The Human Element in the Digital Operating Room
In the coming decade, the demand for surgical procedures is expected to continue growing. Advances in surgery create opportunities to improve the quality of life in ways that were not imaginable before, and as the population ages, more surgery is needed. Hips and knees need to be replaced; spines and hearts need to be fixed; half-marathons need to be run; serious skiing needs to be done ⛷. And age is just a number :)
Surgery is increasingly performed in outpatient settings and ambulatory surgery centers. Get your surgery and go home the same day. It must therefore be more affordable, more efficient, safer. Surgical procedures are on their way to become a commodity.
In parallel, the operating room’s complexity is on the rise. New devices, machines and technologies are constantly introduced and need to be implemented and mastered. A huge amount of data is collected from devices and processed, with VR and AI generously sprinkled on top. Robotic surgery is progressing. The idea of a surgeon in LA operating on a patient in Dubai suddenly makes sense. The digital operating room is filling up with the internet of things, and everything connects to everything.
Except for the surgical team.
The human integration model in surgery
What does this mean for the human surgical team? Will they get pushed out of the equation as surgery becomes a digital factory? Probably not so quickly. But as the gap between OR congestion and OR complexity grows, the human integration model in surgery must be addressed:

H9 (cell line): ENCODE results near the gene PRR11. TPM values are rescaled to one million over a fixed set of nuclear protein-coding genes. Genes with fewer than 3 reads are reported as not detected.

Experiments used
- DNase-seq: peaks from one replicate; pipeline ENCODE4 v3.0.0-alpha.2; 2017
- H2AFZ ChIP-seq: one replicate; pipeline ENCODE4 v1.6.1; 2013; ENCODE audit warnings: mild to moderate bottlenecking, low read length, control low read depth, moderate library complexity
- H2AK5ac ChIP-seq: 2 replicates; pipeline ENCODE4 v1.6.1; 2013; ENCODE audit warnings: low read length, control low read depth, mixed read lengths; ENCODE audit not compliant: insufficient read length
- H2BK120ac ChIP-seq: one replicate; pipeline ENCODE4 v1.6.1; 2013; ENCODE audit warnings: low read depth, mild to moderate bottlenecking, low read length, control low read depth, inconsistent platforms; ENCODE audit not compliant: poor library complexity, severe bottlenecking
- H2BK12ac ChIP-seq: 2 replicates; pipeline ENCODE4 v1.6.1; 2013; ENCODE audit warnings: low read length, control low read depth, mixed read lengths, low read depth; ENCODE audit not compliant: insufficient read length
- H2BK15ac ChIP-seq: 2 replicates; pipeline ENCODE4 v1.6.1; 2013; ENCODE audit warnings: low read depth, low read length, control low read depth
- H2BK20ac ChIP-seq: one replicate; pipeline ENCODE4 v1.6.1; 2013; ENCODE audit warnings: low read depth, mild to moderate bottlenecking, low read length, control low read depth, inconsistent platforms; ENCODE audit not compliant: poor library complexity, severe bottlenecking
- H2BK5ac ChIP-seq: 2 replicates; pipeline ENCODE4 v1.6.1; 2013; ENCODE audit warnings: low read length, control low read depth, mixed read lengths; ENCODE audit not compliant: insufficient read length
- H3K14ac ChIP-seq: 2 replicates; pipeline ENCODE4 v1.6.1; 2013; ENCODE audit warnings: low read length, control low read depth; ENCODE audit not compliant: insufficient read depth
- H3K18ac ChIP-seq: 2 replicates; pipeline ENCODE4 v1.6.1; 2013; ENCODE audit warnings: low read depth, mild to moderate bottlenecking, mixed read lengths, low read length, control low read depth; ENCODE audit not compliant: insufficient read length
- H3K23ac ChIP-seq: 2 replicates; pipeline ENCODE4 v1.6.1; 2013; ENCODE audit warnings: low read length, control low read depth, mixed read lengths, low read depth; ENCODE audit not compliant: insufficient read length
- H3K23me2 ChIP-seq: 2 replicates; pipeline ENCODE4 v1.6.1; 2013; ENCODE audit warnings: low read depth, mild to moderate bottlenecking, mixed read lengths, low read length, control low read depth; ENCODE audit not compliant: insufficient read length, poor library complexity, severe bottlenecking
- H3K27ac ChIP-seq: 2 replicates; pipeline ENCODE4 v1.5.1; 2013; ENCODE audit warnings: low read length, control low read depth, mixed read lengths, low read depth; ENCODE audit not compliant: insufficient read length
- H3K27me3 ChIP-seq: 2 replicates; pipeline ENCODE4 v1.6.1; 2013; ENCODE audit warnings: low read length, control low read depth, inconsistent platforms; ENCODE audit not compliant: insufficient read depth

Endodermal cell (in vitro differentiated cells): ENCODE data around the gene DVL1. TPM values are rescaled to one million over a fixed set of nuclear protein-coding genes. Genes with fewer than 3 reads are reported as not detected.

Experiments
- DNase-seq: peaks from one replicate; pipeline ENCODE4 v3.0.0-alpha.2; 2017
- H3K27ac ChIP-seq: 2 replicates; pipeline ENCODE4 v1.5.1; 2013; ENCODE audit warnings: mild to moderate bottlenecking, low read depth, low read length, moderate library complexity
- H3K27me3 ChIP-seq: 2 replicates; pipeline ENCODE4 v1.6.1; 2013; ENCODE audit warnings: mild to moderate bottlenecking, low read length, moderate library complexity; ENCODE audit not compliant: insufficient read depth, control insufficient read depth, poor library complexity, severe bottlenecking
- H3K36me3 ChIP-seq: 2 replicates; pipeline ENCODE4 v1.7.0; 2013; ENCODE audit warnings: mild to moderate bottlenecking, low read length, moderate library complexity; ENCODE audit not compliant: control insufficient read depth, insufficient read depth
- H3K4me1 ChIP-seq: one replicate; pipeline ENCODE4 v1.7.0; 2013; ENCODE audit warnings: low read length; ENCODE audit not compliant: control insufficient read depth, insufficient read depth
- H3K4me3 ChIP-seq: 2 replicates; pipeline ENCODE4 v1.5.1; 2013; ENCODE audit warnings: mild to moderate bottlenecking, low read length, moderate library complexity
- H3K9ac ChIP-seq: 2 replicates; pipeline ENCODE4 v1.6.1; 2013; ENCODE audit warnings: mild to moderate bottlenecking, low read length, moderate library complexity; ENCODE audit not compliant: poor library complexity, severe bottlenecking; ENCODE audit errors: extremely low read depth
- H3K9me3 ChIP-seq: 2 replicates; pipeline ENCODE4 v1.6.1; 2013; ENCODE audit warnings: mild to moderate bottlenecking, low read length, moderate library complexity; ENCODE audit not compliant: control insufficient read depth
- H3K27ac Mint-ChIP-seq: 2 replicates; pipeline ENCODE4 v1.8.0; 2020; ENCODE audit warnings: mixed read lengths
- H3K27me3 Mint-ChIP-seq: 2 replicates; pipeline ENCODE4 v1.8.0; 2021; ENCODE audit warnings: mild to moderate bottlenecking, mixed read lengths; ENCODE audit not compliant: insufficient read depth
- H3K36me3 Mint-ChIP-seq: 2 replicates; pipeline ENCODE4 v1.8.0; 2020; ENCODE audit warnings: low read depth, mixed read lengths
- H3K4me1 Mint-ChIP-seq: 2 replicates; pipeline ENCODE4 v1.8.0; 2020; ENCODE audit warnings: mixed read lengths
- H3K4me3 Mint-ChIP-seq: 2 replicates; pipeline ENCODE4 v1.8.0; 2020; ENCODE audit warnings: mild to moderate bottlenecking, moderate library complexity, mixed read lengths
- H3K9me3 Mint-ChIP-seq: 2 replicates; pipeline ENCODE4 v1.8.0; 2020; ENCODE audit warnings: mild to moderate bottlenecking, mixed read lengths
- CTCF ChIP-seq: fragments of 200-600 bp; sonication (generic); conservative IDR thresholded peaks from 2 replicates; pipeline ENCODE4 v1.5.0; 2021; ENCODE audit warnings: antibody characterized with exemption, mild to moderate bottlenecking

· Team collaboration and communication is key, especially when team allocation frequently changes, or when team members are not co-located. In an asynchronous and digital world, streamlining team alignment is harder to achieve but is ever more critical.
· Maintaining high quality is a challenge as surgery volume increases. The growing pressure on surgical teams to conduct quality-related reporting results in burnout and waste which must be addressed. Surgery cannot scale without continuous improvement processes and automation.
· Care coordination must improve as the pace of surgery increases, patient go in and out of the operating room and the surgical team is not necessarily familiar with their background and history. Orchestrating a smooth patient’s journey, and giving the patient an active part in it, is an important component of the future of surgery.
· Surgical training and education require re-thinking in this frequently changing environment. More efficient and structured teaching can help achieve faster ramp-up and high-quality training despite the pressure to move faster and cut costs.
Facilitating continuous improvement, streamlining communication, eliminating toil, and breaking silos are critical goals in any agile culture that addresses the integration of multiple stakeholders in a highly technological, rapidly changing, environment. While Healthcare presents unique complexities, I believe the operating room is no different.
An agile operating room is not just fancy machinery, 5G, big data and AI. It is about shaping a future where technology optimally serves humans: patients and care-teams.
How do you imagine the future of the operating room?